Encyclopedia of Cancer

Living Edition
| Editors: Manfred Schwab

Receptor Tyrosine Kinases

  • Marco A. Pierotti
  • Maria Grazia Borrello
Living reference work entry
DOI: https://doi.org/10.1007/978-3-642-27841-9_4982-9

Synonyms

Definition

RTKs are high-affinity cell-surface receptors for specific polypeptide ligands, which have an intrinsic tyrosine kinase activity: they can transfer a phosphate group from ATP to a tyrosine residue. In the human genome, 58 RTK genes have been identified. RTKs are key components of signaling pathways, which control cell proliferation, survival, differentiation, and metabolism. Deregulation of RTKs by different mechanisms may contribute to neoplastic growth or developmental abnormalities.

Characteristics

Receptor tyrosine kinases show a common architecture comprising an extracellular portion that binds polypeptide ligands, a transmembrane helix, and a cytoplasmic portion that displays catalytic activity (Fig. 1). Docking sites for protein-protein interactions with cytoplasmic signaling molecules are also present. The majority of RTKs are formed by a single polypeptide chain in a monomeric conformation in the absence of a ligand. METand its...

Keywords

Acute Myeloid Leukemia Papillary Thyroid Carcinoma Medullary Thyroid Carcinoma Multiple Endocrine Neoplasia Type Synovial Sarcoma 
These keywords were added by machine and not by the authors. This process is experimental and the keywords may be updated as the learning algorithm improves.
This is a preview of subscription content, log in to check access.

References

  1. Avraham R, Yarden Y (2011) Feedback regulation of EGFR signaling:decision making by early and delayed loops. Nat Rev Mol Cell Biol 12:104–117Google Scholar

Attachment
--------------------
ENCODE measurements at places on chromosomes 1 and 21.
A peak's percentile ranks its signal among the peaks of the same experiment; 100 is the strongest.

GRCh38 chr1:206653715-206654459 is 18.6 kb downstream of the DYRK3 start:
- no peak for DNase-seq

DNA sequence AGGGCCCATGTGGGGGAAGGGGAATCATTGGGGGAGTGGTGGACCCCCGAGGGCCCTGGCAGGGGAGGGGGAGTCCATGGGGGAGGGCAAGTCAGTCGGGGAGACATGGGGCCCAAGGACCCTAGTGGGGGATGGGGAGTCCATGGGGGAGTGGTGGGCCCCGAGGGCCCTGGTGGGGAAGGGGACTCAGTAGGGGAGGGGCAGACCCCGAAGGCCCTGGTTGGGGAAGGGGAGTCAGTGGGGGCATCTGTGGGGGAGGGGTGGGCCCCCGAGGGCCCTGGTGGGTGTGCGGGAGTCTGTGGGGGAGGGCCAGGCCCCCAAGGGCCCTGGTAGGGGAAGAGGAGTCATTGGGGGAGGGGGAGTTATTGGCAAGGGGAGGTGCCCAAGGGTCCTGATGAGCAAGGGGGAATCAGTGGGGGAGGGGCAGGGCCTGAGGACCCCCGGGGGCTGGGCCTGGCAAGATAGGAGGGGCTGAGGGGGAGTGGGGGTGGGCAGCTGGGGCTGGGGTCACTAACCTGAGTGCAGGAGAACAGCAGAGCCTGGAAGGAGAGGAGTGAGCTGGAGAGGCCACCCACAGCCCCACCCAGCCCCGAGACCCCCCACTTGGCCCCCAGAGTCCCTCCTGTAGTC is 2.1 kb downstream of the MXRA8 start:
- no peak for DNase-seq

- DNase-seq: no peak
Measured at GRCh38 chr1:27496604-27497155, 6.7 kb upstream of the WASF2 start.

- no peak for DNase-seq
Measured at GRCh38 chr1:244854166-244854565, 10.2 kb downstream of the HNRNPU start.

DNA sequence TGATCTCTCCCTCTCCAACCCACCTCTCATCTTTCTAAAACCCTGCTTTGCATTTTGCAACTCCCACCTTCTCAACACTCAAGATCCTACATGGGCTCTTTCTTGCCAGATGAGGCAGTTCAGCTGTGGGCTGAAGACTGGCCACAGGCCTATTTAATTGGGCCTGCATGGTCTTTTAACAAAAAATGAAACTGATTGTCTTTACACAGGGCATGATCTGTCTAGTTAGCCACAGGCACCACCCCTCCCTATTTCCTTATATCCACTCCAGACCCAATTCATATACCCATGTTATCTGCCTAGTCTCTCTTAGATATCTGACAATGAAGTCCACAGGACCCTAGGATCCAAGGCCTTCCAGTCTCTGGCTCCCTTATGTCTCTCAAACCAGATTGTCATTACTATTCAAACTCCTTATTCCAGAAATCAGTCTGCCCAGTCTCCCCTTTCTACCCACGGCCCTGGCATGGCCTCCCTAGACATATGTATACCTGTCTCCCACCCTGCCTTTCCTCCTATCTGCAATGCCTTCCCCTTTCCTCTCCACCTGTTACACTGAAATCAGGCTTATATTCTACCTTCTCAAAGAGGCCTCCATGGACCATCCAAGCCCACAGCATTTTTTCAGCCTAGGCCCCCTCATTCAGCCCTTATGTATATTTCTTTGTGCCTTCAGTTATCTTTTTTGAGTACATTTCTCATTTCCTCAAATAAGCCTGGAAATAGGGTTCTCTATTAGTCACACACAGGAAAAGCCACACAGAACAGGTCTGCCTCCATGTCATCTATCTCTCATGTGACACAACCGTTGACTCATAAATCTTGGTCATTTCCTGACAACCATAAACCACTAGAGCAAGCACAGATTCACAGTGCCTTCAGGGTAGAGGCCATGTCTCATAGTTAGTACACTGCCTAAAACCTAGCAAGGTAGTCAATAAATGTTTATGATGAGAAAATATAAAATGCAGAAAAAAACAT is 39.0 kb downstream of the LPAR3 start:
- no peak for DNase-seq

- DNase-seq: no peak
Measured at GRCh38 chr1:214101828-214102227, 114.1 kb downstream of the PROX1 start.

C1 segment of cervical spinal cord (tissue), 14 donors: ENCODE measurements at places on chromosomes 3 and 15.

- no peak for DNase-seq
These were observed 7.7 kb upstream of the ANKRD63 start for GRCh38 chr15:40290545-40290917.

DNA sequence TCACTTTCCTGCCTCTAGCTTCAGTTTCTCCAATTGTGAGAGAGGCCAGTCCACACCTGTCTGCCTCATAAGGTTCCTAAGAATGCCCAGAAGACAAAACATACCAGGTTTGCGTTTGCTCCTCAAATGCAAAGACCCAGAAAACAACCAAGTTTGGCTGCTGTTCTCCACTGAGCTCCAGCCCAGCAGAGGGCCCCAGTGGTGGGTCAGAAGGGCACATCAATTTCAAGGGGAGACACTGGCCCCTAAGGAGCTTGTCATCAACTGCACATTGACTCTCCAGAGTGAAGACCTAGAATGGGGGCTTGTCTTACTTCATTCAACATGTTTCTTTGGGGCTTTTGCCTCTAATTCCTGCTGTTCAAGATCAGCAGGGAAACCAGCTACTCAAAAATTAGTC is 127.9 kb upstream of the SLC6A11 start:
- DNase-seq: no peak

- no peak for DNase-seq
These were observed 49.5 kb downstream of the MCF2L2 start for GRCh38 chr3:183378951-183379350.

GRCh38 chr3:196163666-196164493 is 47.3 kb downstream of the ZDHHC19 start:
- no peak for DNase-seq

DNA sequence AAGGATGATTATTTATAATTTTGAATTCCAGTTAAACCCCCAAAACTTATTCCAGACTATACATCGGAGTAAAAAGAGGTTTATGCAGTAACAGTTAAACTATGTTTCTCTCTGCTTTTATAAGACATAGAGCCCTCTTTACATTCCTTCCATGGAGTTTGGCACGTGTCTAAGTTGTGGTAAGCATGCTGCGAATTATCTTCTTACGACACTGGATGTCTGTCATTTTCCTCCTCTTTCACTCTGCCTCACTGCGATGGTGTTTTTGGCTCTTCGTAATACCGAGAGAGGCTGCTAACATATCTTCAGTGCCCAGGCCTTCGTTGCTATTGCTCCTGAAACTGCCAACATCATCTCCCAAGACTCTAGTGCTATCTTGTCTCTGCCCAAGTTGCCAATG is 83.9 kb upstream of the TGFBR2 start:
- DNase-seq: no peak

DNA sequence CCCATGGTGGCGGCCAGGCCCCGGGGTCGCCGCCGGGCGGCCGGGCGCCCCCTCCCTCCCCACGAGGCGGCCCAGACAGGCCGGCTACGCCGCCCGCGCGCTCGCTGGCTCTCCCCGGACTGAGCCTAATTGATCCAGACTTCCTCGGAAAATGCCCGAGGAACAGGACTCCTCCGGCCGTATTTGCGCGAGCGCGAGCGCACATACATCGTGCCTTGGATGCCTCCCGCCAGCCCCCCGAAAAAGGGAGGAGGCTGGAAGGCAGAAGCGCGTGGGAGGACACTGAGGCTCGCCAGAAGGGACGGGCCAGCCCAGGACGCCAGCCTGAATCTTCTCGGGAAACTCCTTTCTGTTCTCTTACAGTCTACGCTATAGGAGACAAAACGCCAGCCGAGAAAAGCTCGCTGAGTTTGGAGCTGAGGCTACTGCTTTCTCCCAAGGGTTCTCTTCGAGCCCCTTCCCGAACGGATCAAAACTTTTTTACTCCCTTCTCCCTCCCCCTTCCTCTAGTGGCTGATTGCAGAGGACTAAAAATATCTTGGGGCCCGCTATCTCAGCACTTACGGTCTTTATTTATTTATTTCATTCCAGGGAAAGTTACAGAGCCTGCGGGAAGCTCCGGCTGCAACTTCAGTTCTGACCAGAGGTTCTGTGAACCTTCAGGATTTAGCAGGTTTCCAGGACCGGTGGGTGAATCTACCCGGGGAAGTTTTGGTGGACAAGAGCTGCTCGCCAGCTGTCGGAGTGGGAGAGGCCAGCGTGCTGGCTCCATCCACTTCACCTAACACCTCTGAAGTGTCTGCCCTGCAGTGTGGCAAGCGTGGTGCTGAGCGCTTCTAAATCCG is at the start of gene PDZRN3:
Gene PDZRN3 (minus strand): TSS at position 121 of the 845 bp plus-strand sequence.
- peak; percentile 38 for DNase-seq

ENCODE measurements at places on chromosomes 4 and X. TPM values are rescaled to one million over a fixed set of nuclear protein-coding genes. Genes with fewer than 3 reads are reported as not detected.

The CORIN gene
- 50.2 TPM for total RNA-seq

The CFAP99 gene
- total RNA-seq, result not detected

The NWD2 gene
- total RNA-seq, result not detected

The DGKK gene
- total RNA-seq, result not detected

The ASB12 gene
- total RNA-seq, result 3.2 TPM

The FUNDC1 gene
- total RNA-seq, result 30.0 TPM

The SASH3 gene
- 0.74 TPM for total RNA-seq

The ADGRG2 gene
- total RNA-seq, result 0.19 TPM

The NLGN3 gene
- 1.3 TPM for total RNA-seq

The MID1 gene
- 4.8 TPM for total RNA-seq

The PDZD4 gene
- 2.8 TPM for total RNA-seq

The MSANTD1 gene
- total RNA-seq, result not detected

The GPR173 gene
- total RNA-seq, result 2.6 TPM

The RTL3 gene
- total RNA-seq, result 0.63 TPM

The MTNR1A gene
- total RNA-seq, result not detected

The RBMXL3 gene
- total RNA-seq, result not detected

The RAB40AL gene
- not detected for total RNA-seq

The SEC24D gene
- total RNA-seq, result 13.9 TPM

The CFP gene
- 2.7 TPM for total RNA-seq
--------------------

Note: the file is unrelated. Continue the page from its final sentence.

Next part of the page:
2. Blume Jensen P, Hunter T (2001) Oncogenic kinase signalling. Nature 411:355–365CrossRefPubMedGoogle Scholar
  3. Garcia-Echeverria C, Fabbro D (2004) Therapeutically targeted anticancer agents: inhibitors of receptor tyrosine kinases. Mini Rev Med Chem 4:273–283CrossRefPubMedGoogle Scholar
  4. Hubbard SR (1999) Structural analysis of receptor tyrosine kinases. Prog Biophys Mol Biol 71:343–358CrossRefPubMedGoogle Scholar
  5. Kolibaba KS, Druken BJ (1997) Protein tyrosine kinases and cancer. Biochim Biophys Acta 1333:F217–F248PubMedGoogle Scholar
  6. Pierotti MA (2001) Chromosomal rearrangements in thyroid carcinomas: a recombination or death dilemma. Cancer Lett 166:1–7CrossRefPubMedGoogle Scholar
  7. Pierotti MA, Tamborini E, Negri T, Pricl S, Pilotti S (2011) Targeted therapy in GIST: in silico modeling for prediction of resistance. Nat Rev Clin Oncol 8(3):161–170CrossRefPubMedGoogle Scholar

See Also

  1. (2012) Autocrine. In: Schwab M (ed) Encyclopedia of Cancer, 3rd edn. Springer Berlin Heidelberg, p 311. doi:10.1007/978-3-642-16483-5_468Google Scholar
  2. (2012) Chromosomal Rearrangement. In: Schwab M (ed) Encyclopedia of Cancer, 3rd edn. Springer Berlin Heidelberg, p 842. doi:10.1007/978-3-642-16483-5_1141Google Scholar
  3. (2012) Deletion. In: Schwab M (ed) Encyclopedia of Cancer, 3rd edn. Springer Berlin Heidelberg, p 1080. doi:10.1007/978-3-642-16483-5_1553Google Scholar
  4. (2012) Paracrine. In: Schwab M (ed) Encyclopedia of Cancer, 3rd edn. Springer Berlin Heidelberg, p 2783. doi:10.1007/978-3-642-16483-5_4380Google Scholar
  5. (2012) Point Mutation. In: Schwab M (ed) Encyclopedia of Cancer, 3rd edn. Springer Berlin Heidelberg, p 2934. doi:10.1007/978-3-642-16483-5_4653Google Scholar
  6. (2012) PTB Domain. In: Schwab M (ed) Encyclopedia of Cancer, 3rd edn. Springer Berlin Heidelberg, p 3117. doi:10.1007/978-3-642-16483-5_4850Google Scholar

Copyright information

© Springer-Verlag Berlin Heidelberg 2015

Authors and Affiliations

  1. 1.Molecular Genetics of CancerFondazione Istituto FIRC di Oncologia MolecolareMilanItaly
  2. 2.Department of Experimental Oncology and Molecular MedicineFondazione IRCCS Istituto Nazionale dei TumoriMilanItaly